# Voltage are totaly droped after i use resister

Discussion in 'General Electronics Chat' started by emraan, Nov 20, 2004.

1. ### emraan Thread Starter New Member

Nov 20, 2004
4
0
hi,

I m using resister in a circut to reduce the voltage from dc 50 volt to dc 12 volts. when i use resister it decrese the volts but when i use 12 volt bulb on it the voltage came to zero volts...

plz help me in the problem...

2. ### Perion Active Member

Oct 12, 2004
43
1
Don't know any of the details like what or where you are measuring, what type of bulb, or how you figured the resistor value, etc, but... I'll assume you're using an incandescent (filament) type lamp and all you have is a 50 vdc source in a series circuit with the resisitor and lamp. Measure the bulb's resistance. Lets say it measures some value R. Your resistor should be about (38*R)/12, as near as possible. The resistor will drop 38 volts and the lamp 12 (i.e. 12 vdc appears across the bulb). This also assumes your power supply is capable of maintaining the 50 vdc under load.

Perion

3. ### Xray Well-Known Member

Nov 21, 2004
58
1
Perion is correct, for the most part. The difficulty with what he said would be in measuring the resistance of an incandescent lamp. Low voltage lamps typically have resistance values that are much less than one ohm. The average Radio Shack type of meter can not measure such low resistance values. The other problem is, even if you were able to measure the lamp's resistance with a miliohmmeter, you would be measuring its "cold" resistance. Lamp filaments increase dramatically in resistance when they are hot! The best thing to do is to find the manufacturer specs on your lamp. It should tell you its normal operating voltage and current rating. From those values, using Ohm's Law, you would be able to determine your resistor value, and the current requirment of your power supply.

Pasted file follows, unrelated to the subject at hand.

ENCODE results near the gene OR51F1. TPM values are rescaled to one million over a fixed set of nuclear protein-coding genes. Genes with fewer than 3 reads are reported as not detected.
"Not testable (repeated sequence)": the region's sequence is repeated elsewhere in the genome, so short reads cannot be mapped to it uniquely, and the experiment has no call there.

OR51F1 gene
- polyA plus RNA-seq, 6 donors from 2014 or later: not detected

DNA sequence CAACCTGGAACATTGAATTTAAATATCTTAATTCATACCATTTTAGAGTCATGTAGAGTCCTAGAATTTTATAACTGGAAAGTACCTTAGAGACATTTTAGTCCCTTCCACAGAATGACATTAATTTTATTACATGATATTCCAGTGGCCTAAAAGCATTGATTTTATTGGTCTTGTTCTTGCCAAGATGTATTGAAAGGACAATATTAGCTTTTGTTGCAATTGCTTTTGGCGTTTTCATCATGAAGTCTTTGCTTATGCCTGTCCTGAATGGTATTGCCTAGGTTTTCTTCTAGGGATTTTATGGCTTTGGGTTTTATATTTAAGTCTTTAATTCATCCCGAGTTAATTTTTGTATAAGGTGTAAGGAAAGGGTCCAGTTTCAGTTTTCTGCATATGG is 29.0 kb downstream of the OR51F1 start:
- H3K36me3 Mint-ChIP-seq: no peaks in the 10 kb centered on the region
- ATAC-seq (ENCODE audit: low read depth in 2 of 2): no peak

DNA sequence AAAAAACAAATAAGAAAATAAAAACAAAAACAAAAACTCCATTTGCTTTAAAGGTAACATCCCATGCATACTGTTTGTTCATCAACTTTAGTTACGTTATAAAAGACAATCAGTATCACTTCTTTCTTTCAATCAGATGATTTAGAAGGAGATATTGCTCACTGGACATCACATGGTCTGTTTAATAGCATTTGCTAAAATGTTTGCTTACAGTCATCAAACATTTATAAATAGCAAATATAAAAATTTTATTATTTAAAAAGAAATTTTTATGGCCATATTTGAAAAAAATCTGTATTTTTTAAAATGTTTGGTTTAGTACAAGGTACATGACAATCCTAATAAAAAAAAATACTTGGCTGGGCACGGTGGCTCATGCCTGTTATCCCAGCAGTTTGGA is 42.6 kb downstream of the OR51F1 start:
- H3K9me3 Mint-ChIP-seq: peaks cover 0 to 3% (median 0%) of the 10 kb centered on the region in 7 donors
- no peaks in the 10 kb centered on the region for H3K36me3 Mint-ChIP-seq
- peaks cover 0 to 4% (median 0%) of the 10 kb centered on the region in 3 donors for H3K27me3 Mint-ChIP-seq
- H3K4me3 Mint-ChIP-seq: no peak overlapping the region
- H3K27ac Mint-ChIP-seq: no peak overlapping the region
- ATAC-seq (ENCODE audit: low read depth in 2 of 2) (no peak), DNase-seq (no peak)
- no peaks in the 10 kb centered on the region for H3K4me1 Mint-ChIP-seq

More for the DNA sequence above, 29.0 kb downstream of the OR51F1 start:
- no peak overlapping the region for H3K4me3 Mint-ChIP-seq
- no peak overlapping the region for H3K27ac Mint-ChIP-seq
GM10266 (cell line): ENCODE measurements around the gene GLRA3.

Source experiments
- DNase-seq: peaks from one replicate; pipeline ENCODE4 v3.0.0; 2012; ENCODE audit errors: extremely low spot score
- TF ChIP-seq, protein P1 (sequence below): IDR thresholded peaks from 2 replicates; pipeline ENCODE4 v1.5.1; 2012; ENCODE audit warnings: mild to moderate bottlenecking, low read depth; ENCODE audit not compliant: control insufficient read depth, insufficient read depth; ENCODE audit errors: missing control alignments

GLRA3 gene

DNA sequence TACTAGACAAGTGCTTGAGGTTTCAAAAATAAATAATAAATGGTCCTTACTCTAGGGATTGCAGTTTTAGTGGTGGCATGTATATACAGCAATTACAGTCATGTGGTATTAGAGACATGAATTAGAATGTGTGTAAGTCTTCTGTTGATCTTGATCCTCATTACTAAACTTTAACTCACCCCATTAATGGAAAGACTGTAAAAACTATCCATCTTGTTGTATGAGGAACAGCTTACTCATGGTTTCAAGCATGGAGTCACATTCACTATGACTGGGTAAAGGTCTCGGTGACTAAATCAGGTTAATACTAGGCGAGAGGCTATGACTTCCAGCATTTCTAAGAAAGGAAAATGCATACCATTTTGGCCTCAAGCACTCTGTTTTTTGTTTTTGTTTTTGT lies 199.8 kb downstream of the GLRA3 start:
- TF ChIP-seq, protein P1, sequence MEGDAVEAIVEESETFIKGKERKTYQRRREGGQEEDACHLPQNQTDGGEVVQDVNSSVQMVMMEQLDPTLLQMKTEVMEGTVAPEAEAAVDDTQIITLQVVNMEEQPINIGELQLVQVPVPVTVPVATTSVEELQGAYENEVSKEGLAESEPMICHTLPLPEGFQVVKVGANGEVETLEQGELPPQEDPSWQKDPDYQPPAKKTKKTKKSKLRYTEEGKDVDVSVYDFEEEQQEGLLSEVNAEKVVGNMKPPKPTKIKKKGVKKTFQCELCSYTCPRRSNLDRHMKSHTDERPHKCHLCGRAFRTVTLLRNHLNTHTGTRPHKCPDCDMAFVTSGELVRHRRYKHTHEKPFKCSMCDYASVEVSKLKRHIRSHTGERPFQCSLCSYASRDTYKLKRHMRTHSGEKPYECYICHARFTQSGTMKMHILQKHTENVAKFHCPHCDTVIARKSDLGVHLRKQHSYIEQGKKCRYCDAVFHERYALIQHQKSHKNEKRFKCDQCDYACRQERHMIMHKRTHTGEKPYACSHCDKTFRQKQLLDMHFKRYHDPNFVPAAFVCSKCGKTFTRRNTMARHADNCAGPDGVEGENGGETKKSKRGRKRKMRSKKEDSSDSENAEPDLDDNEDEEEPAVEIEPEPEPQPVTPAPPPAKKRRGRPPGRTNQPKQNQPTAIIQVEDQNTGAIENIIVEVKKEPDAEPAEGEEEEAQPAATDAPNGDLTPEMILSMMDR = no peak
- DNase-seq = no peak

Regards

4. ### Martin P Dembrowski Member

Dec 3, 2004
10
0
HI guys...

You can always measure the "hot" resistance of a bulb with an inline ammeter and applying Ohm's Law, right?

If the bulb is meant to be lit for it's resistive value then all you have to do is concoct a simple series circuit with some sort of limiting resistance, possibly a high current potentiometer or rheostat, and be careful not to let the current pin the meter which means using a true ampere meter, although if you have some idea of what the max current will be you could always put a sufficiently low value bypass resistor in parallel with the meter to take most of it and use the parallel resistance law to calculate the total current.

Sometimes a bulb was used as a very low "trimming" resistance is some circuits. These weren't meant to light and from what I remember were usually a cheap way to get a good low value resistor for some HF and other radio frequency circuits.

Martin

5. ### Brandon Senior Member

Dec 14, 2004
306
0
Don't use a voltage divider. When you add a voltage divider to a DC source and then connect a load to that voltage divider, you load down the divider. It has to do with the whole concept of ideal voltage sources and ideal current sources.